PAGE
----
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In Conversation with Bollywood Writer-Director: Anurag Kashyap

Writer-director Anurag Kashyap shot his critically acclaimed film, That Girl in Yellow Boots in thirteen days, in an industry where it takes longer to shoot a Bollywood song. Every once in a while the indie auteur drops a surprise on the movie going public: a brilliant, yet modestly budgeted film about a subject that hardly fits the Bollywood mould.
BY Uttara Choudhury |   2012

NEW YORK – Prolific writer-director Anurag Kashyap, 39, shows no signs of slackening. Every once in a while he drops a little surprise on the movie going public: a modestly budgeted film about a subject that hardly fits the Bollywood mould.

 Naseeruddin Shah and Kalki Koechlin in That Girl in Yellow Boots

In 2004 there was Black Friday, about the 1993 Mumbai bombings; in 2009 there was Gulaal and Dev D which many critics termed a turning point for the way Bollywood makes films. This year, three films Kashyap is associated with — his own Bihar-set, two-part, revenge saga, Gangs of Wasseypur and co-production, Peddlers were screened at Cannes.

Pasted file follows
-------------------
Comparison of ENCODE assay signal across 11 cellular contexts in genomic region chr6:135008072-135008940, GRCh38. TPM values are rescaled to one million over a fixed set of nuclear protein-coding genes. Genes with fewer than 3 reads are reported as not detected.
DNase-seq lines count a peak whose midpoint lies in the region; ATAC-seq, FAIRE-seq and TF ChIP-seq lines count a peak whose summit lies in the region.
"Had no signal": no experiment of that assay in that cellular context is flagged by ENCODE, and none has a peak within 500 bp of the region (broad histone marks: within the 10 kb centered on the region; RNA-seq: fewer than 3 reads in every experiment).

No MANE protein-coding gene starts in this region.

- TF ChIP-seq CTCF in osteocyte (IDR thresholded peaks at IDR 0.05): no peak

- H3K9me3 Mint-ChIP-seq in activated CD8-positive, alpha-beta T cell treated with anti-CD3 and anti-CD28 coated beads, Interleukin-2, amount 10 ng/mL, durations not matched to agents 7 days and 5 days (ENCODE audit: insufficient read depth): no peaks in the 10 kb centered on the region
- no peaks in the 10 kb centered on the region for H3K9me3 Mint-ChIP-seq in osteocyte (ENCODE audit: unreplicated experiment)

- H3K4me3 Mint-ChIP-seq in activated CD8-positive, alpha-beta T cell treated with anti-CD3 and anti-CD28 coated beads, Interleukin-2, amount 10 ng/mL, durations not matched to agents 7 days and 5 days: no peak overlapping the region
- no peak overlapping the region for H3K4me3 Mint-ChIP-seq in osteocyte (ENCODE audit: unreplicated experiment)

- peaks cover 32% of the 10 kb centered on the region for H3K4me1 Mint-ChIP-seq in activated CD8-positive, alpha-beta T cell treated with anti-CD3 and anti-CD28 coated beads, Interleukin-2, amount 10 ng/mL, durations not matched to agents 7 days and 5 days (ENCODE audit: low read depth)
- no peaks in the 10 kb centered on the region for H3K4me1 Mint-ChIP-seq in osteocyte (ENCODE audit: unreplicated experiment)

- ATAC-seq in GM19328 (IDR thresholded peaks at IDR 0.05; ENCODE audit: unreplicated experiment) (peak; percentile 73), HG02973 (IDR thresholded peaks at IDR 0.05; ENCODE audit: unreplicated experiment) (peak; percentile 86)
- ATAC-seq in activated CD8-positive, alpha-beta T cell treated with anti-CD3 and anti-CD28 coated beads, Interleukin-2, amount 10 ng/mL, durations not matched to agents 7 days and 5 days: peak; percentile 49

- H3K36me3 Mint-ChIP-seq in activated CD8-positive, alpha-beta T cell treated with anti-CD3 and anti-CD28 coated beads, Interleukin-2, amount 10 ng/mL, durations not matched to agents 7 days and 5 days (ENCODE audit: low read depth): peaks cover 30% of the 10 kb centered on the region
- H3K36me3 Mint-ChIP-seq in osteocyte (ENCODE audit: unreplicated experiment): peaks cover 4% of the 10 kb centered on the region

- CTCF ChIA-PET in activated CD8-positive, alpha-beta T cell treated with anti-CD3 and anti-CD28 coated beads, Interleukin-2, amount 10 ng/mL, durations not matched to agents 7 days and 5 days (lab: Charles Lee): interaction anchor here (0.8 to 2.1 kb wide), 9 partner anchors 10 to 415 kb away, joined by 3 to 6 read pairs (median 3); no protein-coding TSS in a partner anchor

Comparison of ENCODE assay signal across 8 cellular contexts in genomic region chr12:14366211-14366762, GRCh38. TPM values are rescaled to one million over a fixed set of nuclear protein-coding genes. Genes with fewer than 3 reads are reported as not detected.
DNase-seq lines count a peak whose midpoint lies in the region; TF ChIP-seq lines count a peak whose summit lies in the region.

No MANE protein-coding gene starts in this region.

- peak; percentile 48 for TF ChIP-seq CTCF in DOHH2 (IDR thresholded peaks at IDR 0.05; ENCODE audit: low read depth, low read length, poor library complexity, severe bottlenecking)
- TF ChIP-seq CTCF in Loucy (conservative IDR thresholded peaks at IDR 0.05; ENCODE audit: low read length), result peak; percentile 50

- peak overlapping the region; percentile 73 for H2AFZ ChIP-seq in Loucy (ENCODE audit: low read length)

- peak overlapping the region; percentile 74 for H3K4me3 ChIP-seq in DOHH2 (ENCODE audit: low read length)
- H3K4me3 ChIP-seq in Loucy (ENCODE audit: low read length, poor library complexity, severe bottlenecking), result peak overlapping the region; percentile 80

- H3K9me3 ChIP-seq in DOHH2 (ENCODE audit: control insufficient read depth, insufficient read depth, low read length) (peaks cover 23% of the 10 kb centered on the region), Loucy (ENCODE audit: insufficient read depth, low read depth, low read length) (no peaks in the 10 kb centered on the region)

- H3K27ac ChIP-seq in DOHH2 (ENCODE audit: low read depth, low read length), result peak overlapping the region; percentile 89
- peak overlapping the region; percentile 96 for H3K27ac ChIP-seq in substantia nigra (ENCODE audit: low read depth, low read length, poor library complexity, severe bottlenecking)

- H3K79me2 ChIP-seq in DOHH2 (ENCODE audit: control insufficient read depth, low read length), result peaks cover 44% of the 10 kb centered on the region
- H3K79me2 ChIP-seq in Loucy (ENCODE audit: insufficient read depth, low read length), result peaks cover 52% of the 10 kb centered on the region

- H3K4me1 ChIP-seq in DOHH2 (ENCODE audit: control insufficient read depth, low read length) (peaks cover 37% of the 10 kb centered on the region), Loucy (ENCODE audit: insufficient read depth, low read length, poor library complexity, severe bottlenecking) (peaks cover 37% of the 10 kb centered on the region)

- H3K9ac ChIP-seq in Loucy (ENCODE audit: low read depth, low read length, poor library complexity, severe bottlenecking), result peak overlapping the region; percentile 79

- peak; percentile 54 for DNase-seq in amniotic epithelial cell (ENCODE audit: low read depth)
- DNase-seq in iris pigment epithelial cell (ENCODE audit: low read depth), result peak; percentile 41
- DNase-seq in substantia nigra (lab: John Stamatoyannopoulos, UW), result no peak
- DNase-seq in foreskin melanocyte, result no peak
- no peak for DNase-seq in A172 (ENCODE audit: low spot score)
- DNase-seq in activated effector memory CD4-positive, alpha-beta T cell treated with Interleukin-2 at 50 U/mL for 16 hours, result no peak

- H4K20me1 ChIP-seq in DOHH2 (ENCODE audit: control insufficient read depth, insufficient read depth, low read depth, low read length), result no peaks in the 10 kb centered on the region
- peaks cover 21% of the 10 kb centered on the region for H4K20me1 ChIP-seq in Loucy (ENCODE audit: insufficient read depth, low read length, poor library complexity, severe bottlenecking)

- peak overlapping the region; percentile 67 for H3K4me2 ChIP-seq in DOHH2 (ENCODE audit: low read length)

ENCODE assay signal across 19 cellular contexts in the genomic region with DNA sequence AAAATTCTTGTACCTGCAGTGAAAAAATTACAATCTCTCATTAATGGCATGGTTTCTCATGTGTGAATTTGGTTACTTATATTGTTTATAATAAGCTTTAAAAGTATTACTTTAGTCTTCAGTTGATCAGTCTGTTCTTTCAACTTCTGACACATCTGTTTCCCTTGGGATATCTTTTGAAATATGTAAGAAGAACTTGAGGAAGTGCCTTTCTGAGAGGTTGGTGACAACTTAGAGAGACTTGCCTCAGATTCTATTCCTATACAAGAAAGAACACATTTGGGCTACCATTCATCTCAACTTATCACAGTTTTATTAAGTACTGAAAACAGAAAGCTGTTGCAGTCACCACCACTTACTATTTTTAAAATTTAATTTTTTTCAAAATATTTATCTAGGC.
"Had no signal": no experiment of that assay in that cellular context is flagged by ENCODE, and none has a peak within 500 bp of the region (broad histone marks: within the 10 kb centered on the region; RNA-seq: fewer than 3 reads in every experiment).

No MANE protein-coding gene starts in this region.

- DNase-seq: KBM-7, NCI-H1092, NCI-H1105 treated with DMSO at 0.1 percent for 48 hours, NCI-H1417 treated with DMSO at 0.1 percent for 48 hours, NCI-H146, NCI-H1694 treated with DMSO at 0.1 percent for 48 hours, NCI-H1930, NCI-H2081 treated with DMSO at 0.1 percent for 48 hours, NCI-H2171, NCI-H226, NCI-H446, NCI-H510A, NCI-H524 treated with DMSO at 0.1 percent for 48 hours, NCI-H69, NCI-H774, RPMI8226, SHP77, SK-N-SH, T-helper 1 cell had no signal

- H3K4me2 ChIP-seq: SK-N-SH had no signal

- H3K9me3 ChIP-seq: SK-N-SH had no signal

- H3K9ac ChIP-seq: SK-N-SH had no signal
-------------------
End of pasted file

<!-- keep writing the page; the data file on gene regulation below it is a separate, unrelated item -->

That Girl in Yellow Boots ventures into unsettling territory taking on a subject as taboo as incest, and a candid portrayal of drug addiction and withdrawal.

Kashyap struggled for years, sleeping on friend’s couches while trying to bring his films on the screen. In 2003, when Paanch was held back by the censors Kashyap was told he ought to quit making films.

“In the depths of despair in 2006 Kashyap shocked his friends by sending out a mass SMS to everyone in the industry asking for help. No one responded except (actor) John Abraham who sweetly bought him a ticket to Los Angeles so he could have a change of scene. There Kashyap wrote No Smoking a dark allegory about individualism,” wrote Nisha Susan in “Tehelka.”

The Director’s Director